Li Tianjin shows off moves used to take down an attacker.
A couple of weeks ago, it was reported that Alibaba founder Jack Ma, with a net worth of 28.3 billon USD, replaced Li Ka-shing as Asia’s richest person. This week, however, the media have taken special interest in Ma’s bodyguard, a coach at a Tai Chi temple in Hangzhou.
Li Tianjin, measuring 1.7 meters tall and weighing 85 kilograms, has been practicing Tai Chi since the age of eight. Li was born in Chenjiagou, Wen county, Henan province, the birthplace of Tai Chi.
Li is the youngest among his five brothers, but the most skilled at martial arts. He started practicing Tai Chi at the age of eight, and at just 14 years old, he became an apprentice to Wang Xian, a master of Chen-style Tai Chi, Qiantang Evening News reports.
In 1998, 19-year-old Li won his first award in a Tai Chi competition and continued to take more titles in numerous national championships throughout the following years.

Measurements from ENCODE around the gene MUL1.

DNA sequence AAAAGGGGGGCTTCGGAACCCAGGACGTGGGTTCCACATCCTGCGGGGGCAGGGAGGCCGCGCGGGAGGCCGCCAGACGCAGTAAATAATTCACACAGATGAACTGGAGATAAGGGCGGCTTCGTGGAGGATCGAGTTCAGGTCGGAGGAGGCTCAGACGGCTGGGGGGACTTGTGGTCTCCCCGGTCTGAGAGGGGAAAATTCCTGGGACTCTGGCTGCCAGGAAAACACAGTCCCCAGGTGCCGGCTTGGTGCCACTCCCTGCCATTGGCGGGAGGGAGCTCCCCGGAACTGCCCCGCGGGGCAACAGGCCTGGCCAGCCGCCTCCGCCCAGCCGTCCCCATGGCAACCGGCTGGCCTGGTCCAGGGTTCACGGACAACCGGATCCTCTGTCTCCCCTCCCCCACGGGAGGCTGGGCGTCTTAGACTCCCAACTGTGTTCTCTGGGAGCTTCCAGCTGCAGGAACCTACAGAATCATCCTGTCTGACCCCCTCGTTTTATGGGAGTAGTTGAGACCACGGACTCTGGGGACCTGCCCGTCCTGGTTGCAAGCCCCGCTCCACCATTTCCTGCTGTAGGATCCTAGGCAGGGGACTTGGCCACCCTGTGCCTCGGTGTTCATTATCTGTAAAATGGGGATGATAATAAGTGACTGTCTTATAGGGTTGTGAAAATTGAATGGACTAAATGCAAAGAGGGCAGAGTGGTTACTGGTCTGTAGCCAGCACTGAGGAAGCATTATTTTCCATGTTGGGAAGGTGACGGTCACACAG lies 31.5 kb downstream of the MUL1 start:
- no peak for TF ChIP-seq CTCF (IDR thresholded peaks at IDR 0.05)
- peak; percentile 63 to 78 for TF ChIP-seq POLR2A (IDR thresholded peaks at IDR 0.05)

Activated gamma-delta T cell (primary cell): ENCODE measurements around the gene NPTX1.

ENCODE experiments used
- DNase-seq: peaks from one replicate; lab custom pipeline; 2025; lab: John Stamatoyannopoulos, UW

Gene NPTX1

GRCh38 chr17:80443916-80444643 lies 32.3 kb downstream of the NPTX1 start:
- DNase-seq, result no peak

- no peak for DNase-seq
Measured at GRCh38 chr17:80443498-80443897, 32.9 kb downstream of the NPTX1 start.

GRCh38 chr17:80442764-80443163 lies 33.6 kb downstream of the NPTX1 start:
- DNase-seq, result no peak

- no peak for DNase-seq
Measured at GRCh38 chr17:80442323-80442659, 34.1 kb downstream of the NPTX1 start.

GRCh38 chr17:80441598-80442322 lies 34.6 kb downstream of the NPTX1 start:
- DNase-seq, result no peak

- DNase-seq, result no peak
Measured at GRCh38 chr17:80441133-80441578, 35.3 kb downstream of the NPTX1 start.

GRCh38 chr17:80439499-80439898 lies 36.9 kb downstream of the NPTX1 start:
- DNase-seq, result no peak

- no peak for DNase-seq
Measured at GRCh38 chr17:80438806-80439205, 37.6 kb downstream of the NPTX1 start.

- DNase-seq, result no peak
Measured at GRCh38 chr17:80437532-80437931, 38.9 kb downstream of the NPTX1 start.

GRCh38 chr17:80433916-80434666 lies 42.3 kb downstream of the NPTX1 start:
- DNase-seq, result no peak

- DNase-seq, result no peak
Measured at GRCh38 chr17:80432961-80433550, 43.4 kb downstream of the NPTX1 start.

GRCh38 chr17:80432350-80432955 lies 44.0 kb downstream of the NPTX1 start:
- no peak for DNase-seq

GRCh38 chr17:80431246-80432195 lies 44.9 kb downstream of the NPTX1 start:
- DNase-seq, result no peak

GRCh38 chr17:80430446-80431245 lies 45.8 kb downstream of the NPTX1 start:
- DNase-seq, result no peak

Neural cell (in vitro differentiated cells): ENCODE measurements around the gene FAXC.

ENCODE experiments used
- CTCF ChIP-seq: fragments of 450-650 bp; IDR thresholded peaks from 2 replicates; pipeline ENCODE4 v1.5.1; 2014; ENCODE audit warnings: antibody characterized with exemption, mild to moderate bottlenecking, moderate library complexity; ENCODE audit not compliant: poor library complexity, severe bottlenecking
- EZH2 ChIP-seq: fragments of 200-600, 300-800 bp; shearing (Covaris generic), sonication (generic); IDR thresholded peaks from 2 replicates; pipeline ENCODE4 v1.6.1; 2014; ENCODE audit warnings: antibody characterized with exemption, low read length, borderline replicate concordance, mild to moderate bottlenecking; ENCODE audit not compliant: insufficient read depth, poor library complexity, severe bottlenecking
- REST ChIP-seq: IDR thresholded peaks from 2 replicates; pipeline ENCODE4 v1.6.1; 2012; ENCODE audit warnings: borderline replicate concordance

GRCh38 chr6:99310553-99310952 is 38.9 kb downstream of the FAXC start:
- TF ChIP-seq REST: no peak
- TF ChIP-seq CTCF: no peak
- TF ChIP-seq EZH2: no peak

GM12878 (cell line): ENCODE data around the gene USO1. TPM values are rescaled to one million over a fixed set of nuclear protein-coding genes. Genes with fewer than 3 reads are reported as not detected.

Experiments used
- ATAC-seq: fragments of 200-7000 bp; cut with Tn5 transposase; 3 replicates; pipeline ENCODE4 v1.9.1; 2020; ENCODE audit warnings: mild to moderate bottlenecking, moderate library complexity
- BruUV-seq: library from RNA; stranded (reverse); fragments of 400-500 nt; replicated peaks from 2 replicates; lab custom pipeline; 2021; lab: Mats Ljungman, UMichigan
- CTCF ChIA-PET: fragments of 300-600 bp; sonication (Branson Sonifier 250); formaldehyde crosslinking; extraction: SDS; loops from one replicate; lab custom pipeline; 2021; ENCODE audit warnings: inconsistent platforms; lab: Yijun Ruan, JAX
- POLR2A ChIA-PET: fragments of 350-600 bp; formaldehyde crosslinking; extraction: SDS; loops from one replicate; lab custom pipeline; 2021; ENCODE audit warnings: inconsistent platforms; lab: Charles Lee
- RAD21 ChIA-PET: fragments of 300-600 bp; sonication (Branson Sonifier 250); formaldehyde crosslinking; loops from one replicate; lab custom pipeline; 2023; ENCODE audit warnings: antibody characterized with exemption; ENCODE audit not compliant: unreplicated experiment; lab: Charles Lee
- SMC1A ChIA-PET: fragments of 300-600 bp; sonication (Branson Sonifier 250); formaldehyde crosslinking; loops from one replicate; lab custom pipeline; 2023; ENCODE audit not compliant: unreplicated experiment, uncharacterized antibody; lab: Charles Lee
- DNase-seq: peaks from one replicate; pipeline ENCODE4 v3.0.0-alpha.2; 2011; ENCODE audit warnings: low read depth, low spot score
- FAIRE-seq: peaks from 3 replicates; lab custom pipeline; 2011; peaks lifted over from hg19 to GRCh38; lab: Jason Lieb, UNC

Li Tianjin and Jack Ma exit after a meeting at the Waldorf Astoria in New York, U.S., when Alibaba was planning its initial public offering in September.
A story depicting Li Tianjin’s excellent martial arts skills is even featured in a biography on Ma:
“When Ma and members of the Nature Conservancy went to Hulun Buir Grassland in Inner Mongolia Autonomous Region for a study, they met a Mongolian wrestler who raised a challenge to them, saying, ‘three of you can pick one of us to have a fight.’ Li Tianjin stepped up and said, ‘Which one is the best wrestler among you all? Come on, fight with me.'”
In the end, the “best” Mongolian wrestler was beaten by Li Tianjin.
Tai Chi is a slow and gentle sport usually practiced by the elderly, but Li proves that it can be entirely effective as a form of self-defense.
Jack Ma is a big fan of Tai Chi, and has previously applied it to his business approach. He said he appreciated the essence of Tai Chi culture, which can be summarized in three words. The first is “calm”: no matter what happens, remain calm; “follow”, as in follow the flow after knowing one’s own strength; and “abandon”, to abandon your burden in life.
By Lucy Liu
[Images via NetEase]